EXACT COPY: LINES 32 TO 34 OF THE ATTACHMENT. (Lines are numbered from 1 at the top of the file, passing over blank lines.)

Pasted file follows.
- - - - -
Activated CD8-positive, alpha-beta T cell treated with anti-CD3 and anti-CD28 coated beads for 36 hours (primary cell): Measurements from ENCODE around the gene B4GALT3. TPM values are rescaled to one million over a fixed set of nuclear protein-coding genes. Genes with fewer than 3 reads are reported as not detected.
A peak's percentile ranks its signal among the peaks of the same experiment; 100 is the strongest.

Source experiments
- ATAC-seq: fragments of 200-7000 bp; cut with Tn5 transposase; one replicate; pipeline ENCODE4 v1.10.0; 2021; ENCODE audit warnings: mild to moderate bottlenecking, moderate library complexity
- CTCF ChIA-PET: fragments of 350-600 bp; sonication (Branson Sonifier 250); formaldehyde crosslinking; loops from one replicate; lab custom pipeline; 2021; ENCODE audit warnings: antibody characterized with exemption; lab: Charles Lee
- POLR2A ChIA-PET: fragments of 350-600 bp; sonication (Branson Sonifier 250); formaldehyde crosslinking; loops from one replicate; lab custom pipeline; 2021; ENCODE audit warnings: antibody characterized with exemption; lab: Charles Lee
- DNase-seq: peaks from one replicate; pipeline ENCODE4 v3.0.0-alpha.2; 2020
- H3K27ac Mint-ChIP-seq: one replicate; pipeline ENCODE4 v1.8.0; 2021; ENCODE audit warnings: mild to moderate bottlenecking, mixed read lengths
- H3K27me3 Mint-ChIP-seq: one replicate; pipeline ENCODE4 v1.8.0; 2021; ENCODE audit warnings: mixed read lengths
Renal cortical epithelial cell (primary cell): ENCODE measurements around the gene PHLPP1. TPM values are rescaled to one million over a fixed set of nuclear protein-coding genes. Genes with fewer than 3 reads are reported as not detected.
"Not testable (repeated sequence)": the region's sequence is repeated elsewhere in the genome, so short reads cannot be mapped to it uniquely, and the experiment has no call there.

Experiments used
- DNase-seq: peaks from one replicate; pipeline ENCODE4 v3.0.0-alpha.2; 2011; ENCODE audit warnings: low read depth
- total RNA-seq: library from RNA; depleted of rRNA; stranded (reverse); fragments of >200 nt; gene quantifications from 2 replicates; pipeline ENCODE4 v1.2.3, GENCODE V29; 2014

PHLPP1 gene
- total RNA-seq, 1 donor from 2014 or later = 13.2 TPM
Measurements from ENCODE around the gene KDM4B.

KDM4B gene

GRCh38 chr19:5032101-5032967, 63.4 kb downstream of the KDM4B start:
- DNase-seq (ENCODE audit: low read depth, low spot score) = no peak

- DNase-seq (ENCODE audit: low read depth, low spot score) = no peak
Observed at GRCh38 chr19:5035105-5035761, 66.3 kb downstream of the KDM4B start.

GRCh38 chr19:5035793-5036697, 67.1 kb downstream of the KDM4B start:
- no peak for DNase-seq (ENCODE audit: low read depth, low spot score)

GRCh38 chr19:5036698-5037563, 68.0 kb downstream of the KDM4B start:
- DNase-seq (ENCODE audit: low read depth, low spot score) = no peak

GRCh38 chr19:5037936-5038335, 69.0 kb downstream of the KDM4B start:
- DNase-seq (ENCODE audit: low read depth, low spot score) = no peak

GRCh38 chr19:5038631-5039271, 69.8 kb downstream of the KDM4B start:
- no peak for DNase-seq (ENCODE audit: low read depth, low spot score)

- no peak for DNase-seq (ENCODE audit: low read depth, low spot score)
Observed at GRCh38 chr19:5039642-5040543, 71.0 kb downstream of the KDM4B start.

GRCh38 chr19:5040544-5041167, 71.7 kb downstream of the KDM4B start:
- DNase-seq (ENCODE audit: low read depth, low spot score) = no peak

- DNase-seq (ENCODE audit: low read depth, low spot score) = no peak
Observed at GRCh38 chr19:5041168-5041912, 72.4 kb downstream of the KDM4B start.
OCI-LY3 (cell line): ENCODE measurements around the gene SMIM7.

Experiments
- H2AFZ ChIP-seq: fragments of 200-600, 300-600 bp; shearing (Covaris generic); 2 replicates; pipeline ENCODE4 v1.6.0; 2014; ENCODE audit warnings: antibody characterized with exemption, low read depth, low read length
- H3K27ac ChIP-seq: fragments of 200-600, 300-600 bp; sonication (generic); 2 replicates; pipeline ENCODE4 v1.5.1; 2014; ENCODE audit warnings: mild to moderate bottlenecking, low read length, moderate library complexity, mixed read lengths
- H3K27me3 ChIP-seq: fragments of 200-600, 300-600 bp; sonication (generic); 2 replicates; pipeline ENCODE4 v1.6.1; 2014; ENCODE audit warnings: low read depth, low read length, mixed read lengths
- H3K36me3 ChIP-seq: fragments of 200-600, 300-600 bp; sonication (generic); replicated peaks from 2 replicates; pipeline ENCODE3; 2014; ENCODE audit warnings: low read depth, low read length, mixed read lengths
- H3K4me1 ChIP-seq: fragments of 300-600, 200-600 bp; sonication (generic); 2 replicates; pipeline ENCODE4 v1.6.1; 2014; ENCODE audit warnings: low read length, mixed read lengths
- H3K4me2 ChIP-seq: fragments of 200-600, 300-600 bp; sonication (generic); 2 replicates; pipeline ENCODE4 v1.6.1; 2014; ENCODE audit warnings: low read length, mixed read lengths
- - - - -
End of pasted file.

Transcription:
Observed at GRCh38 chr19:5039642-5040543, 71.0 kb downstream of the KDM4B start.

GRCh38 chr19:5040544-5041167, 71.7 kb downstream of the KDM4B start:
- DNase-seq (ENCODE audit: low read depth, low spot score) = no peak